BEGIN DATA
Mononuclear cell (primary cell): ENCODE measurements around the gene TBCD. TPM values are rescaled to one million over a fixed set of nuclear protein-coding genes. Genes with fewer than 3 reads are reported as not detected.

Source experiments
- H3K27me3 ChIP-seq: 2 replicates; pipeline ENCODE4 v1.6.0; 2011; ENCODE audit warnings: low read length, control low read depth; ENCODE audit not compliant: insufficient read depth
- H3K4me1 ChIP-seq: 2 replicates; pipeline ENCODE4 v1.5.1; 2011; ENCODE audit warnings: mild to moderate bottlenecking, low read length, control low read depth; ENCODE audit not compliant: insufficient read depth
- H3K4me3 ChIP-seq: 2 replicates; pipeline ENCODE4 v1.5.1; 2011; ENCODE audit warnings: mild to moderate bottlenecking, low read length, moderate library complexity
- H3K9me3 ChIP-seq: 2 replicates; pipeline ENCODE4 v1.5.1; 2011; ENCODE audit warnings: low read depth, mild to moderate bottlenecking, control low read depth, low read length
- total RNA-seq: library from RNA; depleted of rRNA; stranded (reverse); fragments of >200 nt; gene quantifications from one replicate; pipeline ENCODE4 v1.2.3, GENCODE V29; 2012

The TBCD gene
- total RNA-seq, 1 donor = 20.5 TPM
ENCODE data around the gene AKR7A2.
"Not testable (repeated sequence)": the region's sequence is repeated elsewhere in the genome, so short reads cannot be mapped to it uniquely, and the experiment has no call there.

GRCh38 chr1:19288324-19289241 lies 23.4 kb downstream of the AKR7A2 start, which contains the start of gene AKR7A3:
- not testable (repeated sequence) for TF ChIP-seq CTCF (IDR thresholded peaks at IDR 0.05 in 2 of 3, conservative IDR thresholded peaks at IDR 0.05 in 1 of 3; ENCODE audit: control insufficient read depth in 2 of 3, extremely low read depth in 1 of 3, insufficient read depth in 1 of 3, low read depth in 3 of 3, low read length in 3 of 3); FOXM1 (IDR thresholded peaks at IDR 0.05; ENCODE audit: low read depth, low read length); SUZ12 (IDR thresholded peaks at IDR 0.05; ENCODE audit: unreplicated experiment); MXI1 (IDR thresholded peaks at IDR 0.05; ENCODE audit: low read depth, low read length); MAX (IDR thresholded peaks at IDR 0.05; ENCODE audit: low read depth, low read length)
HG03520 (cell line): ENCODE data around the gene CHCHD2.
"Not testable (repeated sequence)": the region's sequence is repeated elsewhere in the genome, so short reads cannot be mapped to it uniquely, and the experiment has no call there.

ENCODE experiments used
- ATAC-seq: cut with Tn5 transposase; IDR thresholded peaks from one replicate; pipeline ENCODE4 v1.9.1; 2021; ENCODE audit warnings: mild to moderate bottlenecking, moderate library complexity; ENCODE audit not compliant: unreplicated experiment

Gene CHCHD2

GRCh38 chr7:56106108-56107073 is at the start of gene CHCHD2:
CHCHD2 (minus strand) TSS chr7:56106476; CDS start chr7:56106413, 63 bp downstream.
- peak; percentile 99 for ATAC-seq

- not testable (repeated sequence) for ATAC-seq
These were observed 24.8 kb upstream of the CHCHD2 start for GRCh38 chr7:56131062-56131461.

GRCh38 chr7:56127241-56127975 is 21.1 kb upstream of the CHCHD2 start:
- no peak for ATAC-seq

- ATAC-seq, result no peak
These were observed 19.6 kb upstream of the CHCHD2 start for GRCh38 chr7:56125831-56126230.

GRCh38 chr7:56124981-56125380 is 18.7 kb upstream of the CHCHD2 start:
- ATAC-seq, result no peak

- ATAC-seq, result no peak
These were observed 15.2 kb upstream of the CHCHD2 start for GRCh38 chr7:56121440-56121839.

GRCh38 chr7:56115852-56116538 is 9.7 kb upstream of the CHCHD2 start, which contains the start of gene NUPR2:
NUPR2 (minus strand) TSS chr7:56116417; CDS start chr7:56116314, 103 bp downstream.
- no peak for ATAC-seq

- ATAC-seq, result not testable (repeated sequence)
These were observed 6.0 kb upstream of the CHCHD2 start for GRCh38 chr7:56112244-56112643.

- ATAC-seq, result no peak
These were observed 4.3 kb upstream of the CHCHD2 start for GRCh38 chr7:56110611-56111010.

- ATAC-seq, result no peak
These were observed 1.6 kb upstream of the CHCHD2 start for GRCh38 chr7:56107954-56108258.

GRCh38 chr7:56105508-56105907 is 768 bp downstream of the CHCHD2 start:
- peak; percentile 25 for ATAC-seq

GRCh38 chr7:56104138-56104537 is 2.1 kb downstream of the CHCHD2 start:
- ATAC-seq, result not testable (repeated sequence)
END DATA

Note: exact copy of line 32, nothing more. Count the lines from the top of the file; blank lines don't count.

GRCh38 chr7:56115852-56116538 is 9.7 kb upstream of the CHCHD2 start, which contains the start of gene NUPR2: